Family describes the nightmare of being displaced by South LA explosion

A family displaced by the massive explosion in South Los Angeles is still traumatized from last week's horrific incident. 

The Becerra family lived on East 27th Street, where the Los Angeles Police Department detonated thousands of pounds of illegal fireworks

LAPD said the explosion was the result of a catastrophic failure in what was supposed to be a blast-resistant container used by bomb squads worldwide. Bomb technicians placed 10 pounds of homemade fireworks that were seized from someone’s home inside the container, along with 5,000 pounds of what are considered over-the-counter fireworks. However, the over-the-counter fireworks contained a powder that LAPD said made them too dangerous to transport.

Before the explosion happened, Jose Becerra said nine of his family members were inside of their house when police knocked on their door. 

"At nine in the morning, I see some car patrols at my house and at around ten, there are more patrols coming from several directions. At 10:30 a.m., one officer came to our house, he knocked and said they found some illegal fireworks at a neighbor's house," said Jose Becerra.


Becerra said the officer advised them to stay indoors while they detonate the fireworks. Becerra said of the nine people inside of the house – two are disabled and one is elderly – so they believed it would be best to stay there. 

"Because he [the officer] said it was going to be safe for us, we said OK, we're going to stay here," he said.

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Becerra said when the fireworks detonated, the explosion caught them off guard. 

"Somebody screamed. When we turned our heads to the window, there was an explosion. I see my wife flying. There's glass everywhere. My family is screaming. I can't hear anything because the explosion was big and I see my wife on the floor with a lot of blood," said Becerra.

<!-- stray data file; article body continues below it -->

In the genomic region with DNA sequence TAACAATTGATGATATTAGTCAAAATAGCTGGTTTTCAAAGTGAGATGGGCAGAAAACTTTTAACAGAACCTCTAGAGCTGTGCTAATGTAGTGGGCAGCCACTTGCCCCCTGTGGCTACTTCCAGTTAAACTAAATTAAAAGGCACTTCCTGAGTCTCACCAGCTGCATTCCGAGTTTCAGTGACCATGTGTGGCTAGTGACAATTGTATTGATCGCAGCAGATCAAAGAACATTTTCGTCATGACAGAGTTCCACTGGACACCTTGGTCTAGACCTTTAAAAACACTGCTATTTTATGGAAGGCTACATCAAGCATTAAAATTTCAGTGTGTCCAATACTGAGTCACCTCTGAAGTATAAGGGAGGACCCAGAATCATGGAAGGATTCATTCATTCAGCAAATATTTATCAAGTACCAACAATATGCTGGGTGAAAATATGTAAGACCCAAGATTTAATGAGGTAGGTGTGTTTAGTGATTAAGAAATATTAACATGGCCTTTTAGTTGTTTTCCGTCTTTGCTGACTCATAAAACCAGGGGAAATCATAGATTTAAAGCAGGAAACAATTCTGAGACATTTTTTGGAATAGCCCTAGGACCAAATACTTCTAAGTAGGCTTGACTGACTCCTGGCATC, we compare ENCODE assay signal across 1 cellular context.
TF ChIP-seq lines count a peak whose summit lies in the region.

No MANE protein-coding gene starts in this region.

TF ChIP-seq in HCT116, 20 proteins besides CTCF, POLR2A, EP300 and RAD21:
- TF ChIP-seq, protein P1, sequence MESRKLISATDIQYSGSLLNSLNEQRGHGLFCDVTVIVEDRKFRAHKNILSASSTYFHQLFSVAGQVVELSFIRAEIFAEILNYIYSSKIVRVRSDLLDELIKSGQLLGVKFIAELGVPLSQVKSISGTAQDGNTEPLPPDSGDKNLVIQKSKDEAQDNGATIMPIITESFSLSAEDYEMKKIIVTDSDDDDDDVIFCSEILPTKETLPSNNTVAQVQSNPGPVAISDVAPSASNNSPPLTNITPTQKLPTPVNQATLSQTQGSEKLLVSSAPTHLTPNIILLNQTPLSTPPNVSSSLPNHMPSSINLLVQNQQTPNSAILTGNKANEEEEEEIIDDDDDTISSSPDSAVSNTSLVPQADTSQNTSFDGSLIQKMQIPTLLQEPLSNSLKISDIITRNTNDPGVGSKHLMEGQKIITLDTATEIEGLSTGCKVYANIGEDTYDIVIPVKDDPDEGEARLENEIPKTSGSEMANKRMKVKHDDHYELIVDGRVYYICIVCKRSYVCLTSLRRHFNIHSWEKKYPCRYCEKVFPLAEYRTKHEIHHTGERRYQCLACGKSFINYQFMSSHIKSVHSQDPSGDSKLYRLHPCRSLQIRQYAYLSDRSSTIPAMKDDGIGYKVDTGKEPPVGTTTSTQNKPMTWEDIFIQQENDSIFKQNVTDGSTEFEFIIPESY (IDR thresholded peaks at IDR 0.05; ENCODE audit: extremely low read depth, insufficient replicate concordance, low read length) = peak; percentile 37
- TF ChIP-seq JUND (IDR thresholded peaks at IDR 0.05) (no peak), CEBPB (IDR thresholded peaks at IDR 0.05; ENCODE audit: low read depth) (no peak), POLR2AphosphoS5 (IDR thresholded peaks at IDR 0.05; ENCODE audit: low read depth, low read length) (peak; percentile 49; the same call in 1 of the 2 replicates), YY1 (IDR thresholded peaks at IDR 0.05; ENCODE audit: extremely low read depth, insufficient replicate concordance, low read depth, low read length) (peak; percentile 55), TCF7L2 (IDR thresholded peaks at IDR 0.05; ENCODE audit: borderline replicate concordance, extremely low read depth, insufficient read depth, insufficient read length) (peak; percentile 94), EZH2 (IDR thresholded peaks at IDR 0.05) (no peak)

Five of the nine family members were injured, including Becerra's two aunts [one is 85 with dementia], his uncle, his wife and himself. 

Becerra was released from the hospital at around 3 a.m. Becerra said the explosion has hurt them financially. 

"I only had $100 in my pocket and we had to pay suddenly $170 each for three motel rooms because we had 10 people at the time, my sister-in-law came too," he said. 

Becerra describes the emotional toll the explosion has taken on his family. 

"It was really a nightmare. Everything changed. I see my daughters crying all night. I see my wife crying in silence. My future is dark. I protect my family all the time and suddenly I'm not able to do it, not emotionally, not physically, not financially," he said.

Becerra said police allowed him to re-enter their home to retrieve laptops, medical records and medicine but they cannot live there anymore. 

"The house is destroyed, the four bedrooms are destroyed, the living room is destroyed. We can't live there and we don't know what's going to happen," said Becerra.

Becerra said an LAPD officer called him Sunday telling him they also had to have their two cars towed that was parked in front of their home. 

"He [the officer] said you have two hours to move it and you have to come get the towing truck to move your car, and if you don't, we're going to do it and you have to pay but we're going to do it. My wife and I said we don't have a place to live. We don't have money and now we have to do this. We left them so now we are waiting for the bill," said Becerra. 

Becerra is asking for accountability following the explosion. 

"I don't want to blame anyone, but somebody has to take responsibility for what happened. That's the only thing that I want," he said.

The family said their lawyer has created a GoFundMe page to help with expenses.

Seventeen people were hurt, including nine LAPD officers, an ATF agent, a television news photographer and several residents. The ages of the victims range from their 40s to their 80s, officials said.